Media and other materials needed
Personal ideas or experiences to share
Leading question: What unnoticed details and wonders of life surround you?
Objectives: This is Part II of the “Sense of Wonder,” because now you move to the home and use the same idea of appreciating the wonders that surround you from Part I, but now you are in your daily setting. Even your seemingly mundane surroundings should spark your sense of wonder. This takes keener observations.
Duration: Afternoon or evening
Media and other materials needed:
• The Treasure (Uri Shulevitz)
• Toccata for Toy Trains (1959)
• Toys—any kind will do, but trains or cars would be great
• Sketching pads
• Pencils or paints
• If you are feeling ambitious, Tati’s Jour de Fete (1949), M. Hulot’s Holiday (1953), or Mon Oncle (1958)
1. Read The Treasure by Uri Shulevitz. This is a story about traveling to find treasures and ending up finding treasure in your own home.
2. Watch Toccata for Toy Trains and have toys out during the film.
3. Now have everyone pick something they see everyday and draw it. Try to observe the interesting shapes and lines that have escaped your notice previously. Wonder at the details that are always around you.
4. Depending on your kids, their homework, or other time constraints, watch a Tati film after Toccata for Toy Trains and sketching—if not in the same evening, maybe later in the week.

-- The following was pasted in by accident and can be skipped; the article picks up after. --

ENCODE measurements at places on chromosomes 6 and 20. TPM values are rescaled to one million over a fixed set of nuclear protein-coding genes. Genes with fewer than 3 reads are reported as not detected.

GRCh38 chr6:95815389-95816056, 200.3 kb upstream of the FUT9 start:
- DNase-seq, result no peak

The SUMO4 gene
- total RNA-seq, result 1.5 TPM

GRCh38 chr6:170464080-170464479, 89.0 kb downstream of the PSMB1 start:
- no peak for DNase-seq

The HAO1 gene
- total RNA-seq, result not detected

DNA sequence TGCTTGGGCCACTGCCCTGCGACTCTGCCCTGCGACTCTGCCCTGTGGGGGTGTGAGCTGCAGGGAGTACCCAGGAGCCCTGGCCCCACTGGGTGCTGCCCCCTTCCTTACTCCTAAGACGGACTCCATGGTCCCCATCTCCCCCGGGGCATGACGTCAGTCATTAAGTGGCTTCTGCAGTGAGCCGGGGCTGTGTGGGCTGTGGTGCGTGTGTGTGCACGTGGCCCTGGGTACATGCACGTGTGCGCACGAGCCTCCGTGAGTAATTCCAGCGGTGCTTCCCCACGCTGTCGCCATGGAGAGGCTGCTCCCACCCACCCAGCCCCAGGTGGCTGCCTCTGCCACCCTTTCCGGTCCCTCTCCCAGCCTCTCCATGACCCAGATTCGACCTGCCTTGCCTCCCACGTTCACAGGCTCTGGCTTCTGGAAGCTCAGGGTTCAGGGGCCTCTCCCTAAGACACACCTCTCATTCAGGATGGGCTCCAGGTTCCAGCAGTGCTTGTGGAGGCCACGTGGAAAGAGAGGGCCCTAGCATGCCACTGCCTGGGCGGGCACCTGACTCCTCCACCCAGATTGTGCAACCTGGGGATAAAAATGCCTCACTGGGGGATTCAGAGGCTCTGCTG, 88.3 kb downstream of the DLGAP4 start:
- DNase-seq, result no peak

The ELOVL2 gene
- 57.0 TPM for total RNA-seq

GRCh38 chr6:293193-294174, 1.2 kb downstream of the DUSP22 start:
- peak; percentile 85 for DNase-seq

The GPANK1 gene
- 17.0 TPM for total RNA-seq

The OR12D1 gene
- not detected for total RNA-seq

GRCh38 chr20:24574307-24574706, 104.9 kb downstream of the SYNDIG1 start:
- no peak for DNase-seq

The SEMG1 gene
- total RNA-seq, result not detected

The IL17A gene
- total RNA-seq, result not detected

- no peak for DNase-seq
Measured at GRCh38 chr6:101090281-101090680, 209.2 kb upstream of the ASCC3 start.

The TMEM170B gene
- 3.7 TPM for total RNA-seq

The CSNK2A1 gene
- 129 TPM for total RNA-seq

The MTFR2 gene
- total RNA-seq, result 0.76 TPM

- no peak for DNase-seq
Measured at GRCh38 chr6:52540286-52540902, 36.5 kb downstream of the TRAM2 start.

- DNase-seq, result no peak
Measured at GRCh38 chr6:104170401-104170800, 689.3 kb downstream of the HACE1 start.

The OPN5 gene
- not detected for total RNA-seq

Personal ideas or experiences to share:
• My sixth grade teacher, Mrs. Fossum, who told us every day to be more observant and asked us what new things we saw on our usual route home from school each day.
• Oranges: how we just eat them quickly, but try really observing them; try drawing a cross-section of a citrus fruit! Wow!
• When I had to report on an apple tree in my yard every day for a biology class. I watched the leaves turn and fall, then the buds come out in bloom and new leaves appear; the wonder of something right outside my bedroom window.
• Nanook of the North (1922)
• William Blake’s Songs of Innocence and Songs of Experience
• How much do we really observe? Everyone close their eyes and have someone ask questions about a room in the house. How much do we really know about what we see every day?